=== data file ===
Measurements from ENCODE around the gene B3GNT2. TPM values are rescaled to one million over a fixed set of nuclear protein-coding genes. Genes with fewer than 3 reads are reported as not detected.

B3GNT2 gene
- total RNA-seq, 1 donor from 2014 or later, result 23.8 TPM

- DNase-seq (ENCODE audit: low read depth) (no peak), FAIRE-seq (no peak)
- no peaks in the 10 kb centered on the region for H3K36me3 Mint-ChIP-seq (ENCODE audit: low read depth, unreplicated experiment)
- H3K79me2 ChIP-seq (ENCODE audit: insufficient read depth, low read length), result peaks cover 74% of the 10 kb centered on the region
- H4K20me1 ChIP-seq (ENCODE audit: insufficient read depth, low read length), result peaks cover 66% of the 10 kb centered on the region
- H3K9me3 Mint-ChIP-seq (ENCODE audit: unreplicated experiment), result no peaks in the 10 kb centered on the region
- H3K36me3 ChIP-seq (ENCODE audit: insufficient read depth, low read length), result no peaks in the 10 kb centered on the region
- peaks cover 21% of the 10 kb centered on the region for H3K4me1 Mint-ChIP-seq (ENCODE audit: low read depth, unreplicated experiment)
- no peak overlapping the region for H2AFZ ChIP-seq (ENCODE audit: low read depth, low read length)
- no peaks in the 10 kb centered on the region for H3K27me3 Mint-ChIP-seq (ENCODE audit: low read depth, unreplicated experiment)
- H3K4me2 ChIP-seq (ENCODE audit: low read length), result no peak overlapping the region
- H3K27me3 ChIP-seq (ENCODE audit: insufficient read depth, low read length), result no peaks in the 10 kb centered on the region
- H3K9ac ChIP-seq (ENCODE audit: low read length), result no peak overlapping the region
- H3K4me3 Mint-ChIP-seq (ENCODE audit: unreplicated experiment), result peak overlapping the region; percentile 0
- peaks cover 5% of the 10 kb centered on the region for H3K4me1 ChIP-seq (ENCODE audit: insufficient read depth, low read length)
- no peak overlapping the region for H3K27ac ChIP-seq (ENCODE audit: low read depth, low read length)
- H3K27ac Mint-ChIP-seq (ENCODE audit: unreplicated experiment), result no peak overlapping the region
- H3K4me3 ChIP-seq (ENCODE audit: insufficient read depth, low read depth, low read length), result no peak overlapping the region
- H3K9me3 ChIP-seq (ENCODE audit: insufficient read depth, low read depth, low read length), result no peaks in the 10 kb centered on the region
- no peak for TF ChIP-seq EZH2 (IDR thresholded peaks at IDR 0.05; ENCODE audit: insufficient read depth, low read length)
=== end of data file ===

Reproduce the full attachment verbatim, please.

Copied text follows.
Measurements from ENCODE around the gene B3GNT2. TPM values are rescaled to one million over a fixed set of nuclear protein-coding genes. Genes with fewer than 3 reads are reported as not detected.

B3GNT2 gene
- total RNA-seq, 1 donor from 2014 or later, result 23.8 TPM

- DNase-seq (ENCODE audit: low read depth) (no peak), FAIRE-seq (no peak)
- no peaks in the 10 kb centered on the region for H3K36me3 Mint-ChIP-seq (ENCODE audit: low read depth, unreplicated experiment)
- H3K79me2 ChIP-seq (ENCODE audit: insufficient read depth, low read length), result peaks cover 74% of the 10 kb centered on the region
- H4K20me1 ChIP-seq (ENCODE audit: insufficient read depth, low read length), result peaks cover 66% of the 10 kb centered on the region
- H3K9me3 Mint-ChIP-seq (ENCODE audit: unreplicated experiment), result no peaks in the 10 kb centered on the region
- H3K36me3 ChIP-seq (ENCODE audit: insufficient read depth, low read length), result no peaks in the 10 kb centered on the region
- peaks cover 21% of the 10 kb centered on the region for H3K4me1 Mint-ChIP-seq (ENCODE audit: low read depth, unreplicated experiment)
- no peak overlapping the region for H2AFZ ChIP-seq (ENCODE audit: low read depth, low read length)
- no peaks in the 10 kb centered on the region for H3K27me3 Mint-ChIP-seq (ENCODE audit: low read depth, unreplicated experiment)
- H3K4me2 ChIP-seq (ENCODE audit: low read length), result no peak overlapping the region
- H3K27me3 ChIP-seq (ENCODE audit: insufficient read depth, low read length), result no peaks in the 10 kb centered on the region
- H3K9ac ChIP-seq (ENCODE audit: low read length), result no peak overlapping the region
- H3K4me3 Mint-ChIP-seq (ENCODE audit: unreplicated experiment), result peak overlapping the region; percentile 0
- peaks cover 5% of the 10 kb centered on the region for H3K4me1 ChIP-seq (ENCODE audit: insufficient read depth, low read length)
- no peak overlapping the region for H3K27ac ChIP-seq (ENCODE audit: low read depth, low read length)
- H3K27ac Mint-ChIP-seq (ENCODE audit: unreplicated experiment), result no peak overlapping the region
- H3K4me3 ChIP-seq (ENCODE audit: insufficient read depth, low read depth, low read length), result no peak overlapping the region
- H3K9me3 ChIP-seq (ENCODE audit: insufficient read depth, low read depth, low read length), result no peaks in the 10 kb centered on the region
- no peak for TF ChIP-seq EZH2 (IDR thresholded peaks at IDR 0.05; ENCODE audit: insufficient read depth, low read length)